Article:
• It underlines the growing need for prevention, control and management of non-communicable diseases like diabetes and heart disease, among others, which now account for more years of ill health and deaths in most parts of the world, including in India.
Q2. Which of the following statements about Arjuna Tree are correct?
  1. It usually grows along river banks.
  2. Soil in areas under the canopy of the tree had higher organic carbon and moisture content.
  3. Its leaves are fed on by the Antheraea paphia moth which produces the tassar silk.


a. 1 and 2 only
b. 2 and 3 only
c. 1 and 3 only
d. 1, 2 and 3

Ans: d


  • The Arjuna is a large, buttressed tree that usually grows along river banks.
  • The Arjuna is about 20–25 metres tall; usually has a buttressed trunk, and forms a wide canopy at the crown, from which branches drop downwards.
  • Soil in areas under the canopy of the tree had higher organic carbon and moisture contents, probably due to the presence of the large canopy.
  • The arjuna is one of the species whose leaves are fed on by the Antheraea paphia moth which produces the tassar silk, a wild silk of commercial importance.
Q3. Fuego volcano is in which country?

a. Japan
b. Indonesia
c. Philippines
d. Guatemala

Ans: d


  • It is an active stratovolcano in Guatemala
  • Fuego sits on the Ring of Fire, a horse-shoe-shaped string of volcanoes, earthquake sites and tectonic plates around the Pacific, which spreads across 40,000km (25,000 miles) from the southern tip of South America all the way to New Zealand.
  • Stratovolcanoes are made up of alternating layers of lava, ash and rock.

Q4. Consider the following about POSHAN Abhiyaan:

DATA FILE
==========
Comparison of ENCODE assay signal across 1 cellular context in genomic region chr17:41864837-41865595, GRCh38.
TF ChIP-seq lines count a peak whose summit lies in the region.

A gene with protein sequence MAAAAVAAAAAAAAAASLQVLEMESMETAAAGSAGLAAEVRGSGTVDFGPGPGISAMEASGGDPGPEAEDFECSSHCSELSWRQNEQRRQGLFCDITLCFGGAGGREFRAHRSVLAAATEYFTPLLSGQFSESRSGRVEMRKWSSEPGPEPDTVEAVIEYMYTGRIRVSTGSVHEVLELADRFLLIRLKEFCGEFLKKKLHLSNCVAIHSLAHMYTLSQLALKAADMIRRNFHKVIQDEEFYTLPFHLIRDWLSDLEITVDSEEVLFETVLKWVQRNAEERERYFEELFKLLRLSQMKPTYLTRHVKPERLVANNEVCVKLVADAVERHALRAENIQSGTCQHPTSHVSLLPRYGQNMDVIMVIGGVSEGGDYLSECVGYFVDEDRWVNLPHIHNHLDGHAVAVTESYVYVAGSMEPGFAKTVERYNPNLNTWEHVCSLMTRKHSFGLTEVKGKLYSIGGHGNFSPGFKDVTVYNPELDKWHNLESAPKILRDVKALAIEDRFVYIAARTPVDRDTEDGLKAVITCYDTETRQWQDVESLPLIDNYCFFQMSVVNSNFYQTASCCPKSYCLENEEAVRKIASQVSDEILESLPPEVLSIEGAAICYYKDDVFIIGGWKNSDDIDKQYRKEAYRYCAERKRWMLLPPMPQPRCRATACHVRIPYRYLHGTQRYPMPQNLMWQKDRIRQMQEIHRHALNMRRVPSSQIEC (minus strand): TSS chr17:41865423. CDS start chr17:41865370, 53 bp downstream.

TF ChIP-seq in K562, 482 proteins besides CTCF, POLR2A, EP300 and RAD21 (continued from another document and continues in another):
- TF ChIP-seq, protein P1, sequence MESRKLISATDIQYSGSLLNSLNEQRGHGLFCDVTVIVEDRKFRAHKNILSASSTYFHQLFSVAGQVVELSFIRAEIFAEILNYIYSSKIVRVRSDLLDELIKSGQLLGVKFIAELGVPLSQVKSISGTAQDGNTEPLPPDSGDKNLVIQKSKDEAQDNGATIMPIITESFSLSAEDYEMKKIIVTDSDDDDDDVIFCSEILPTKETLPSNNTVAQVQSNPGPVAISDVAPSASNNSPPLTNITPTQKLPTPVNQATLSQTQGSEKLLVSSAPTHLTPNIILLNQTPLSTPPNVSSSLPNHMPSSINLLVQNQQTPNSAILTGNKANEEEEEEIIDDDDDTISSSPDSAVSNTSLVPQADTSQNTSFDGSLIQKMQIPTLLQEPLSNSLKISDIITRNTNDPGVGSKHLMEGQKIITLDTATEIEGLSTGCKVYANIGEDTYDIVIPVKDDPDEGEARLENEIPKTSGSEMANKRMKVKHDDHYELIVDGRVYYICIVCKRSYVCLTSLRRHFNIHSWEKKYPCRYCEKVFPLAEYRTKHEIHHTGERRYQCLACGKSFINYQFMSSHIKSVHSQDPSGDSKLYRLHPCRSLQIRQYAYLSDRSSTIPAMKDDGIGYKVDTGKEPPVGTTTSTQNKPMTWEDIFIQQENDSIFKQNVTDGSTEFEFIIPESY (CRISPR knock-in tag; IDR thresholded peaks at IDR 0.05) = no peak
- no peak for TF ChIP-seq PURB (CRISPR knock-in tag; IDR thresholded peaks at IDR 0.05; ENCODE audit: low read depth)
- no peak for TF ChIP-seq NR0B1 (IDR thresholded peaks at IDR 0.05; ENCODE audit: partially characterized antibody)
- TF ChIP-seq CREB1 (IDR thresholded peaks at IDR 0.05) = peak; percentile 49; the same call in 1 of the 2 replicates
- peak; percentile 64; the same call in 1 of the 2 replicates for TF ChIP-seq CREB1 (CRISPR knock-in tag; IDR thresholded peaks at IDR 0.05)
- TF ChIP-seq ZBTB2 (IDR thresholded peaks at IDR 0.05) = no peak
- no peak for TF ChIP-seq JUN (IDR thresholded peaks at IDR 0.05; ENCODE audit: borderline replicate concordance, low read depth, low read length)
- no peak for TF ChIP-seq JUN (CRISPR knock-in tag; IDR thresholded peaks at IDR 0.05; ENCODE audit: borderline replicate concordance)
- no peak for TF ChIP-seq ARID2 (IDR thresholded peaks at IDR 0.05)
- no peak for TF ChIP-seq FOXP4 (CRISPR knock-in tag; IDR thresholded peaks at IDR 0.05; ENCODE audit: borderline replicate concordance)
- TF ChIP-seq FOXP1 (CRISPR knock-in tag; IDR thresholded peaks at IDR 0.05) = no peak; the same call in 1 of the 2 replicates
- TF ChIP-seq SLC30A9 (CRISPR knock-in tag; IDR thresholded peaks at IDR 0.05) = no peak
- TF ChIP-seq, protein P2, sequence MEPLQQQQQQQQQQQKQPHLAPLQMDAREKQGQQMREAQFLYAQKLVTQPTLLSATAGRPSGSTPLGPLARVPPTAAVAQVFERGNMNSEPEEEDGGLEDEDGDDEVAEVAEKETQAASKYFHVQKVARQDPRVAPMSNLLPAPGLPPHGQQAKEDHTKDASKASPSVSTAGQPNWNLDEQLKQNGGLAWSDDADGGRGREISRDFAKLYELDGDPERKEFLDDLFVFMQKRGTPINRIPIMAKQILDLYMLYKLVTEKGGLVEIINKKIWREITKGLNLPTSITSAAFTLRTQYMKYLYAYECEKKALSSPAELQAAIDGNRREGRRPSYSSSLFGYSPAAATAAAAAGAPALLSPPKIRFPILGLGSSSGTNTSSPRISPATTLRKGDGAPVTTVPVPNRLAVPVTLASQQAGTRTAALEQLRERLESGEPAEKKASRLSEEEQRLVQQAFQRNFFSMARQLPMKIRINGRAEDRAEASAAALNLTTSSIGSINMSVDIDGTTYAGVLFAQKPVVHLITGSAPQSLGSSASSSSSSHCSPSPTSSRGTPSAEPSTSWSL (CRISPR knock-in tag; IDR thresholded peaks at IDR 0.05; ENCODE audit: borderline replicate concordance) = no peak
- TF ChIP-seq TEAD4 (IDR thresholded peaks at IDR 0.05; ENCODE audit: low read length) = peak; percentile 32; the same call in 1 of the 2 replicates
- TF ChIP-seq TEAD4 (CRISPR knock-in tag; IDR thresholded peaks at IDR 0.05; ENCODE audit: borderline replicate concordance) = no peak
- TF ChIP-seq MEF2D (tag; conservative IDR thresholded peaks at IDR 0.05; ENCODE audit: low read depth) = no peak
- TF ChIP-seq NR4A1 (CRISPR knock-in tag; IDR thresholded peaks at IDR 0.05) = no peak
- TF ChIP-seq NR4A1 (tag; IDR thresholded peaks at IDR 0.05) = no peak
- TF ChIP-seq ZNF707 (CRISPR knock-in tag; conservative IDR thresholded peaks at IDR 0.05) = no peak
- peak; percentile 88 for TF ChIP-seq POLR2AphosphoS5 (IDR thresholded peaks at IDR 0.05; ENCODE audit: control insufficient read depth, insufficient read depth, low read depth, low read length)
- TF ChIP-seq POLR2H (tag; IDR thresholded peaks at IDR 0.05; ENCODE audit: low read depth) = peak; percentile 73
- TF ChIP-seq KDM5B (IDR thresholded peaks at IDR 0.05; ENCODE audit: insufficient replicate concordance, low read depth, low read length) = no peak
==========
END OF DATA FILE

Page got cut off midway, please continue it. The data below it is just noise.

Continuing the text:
1. It targets Children and women only
  2. It will address Malnutrition through Convergence, Use of Technology

Which of the above statements are incorrect?

a. 1 only
b. 2 only
c. Both
d. None

Ans: a


  • The Abhiyaan targets to reduce stunting, under-nutrition, anemia (among young children, women and adolescent girls) and reduce low birth weight by 2% per annum respectively
  • It has vision to ensure attainment of malnutrition free India by 2022.
  • It will address Malnutrition through Convergence, Use of Technology and a Targeted approach
  • The objective of POSHAN Abhiyaan to reduce stunting in identified Districts of India with the highest malnutrition burden by improving utilization of key Anganwadi Services and improving the quality of Anganwadi Services delivery
  • There are a number of schemes directly/indirectly affecting the nutritional status of children (0-6 year’s age) and pregnant women and lactating mothers. In spite of these, level of malnutrition and related problems in the country is high. There is no dearth of schemes but lack of creating synergy and linking the schemes with each other to achieve common goal.
    • POSHAN Abhiyaan through robust convergence mechanism and other components would strive to create the synergy.
  • Initiated by Ministry of Women and Child Development.
Q5. Charlevoix Blueprint is associated with

a. North Korea and South Korea Peace Plan
b. Climate Adaptation Plan
c. Free Trade Agreement in South America
d. Global IP Agreement

Ans: b


  • It was endorsed by G7 leaders which is a strategy for enhancing ocean and coastal “resilience”
  • The Blueprint aims to develop better climate adaptation planning, emergency preparedness and recovery. The signatories are to identify policy gaps, vulnerabilities, and share expertise.
  • In response to disasters, the Blueprint nations are to develop coastal management strategies that enable communities to “build back better,” with provisions to reconstruct both physical infrastructure and natural systems.

H. UPSC Mains Practice Questions

  1. What is Brain Drain? What factors lead to Brain Drain? What are the measures taken by the Govt of India to prevent this?
  2. If the goal of PRI’s was to create another layer of government and political representation at the grass-roots level, then there is no parallel to the PRIs. And if the goal was to provide better governance, then PRIs are a failure. Evaluate.
  3. In spite of various laws and Supreme Court’s Precedents, torture and custodial deaths continue unabated. What are the various concerns, and what should India do to curb this menace which directly violates the Fundamental right to live with dignity.

March 21st 2019 CNA:-Download PDF Here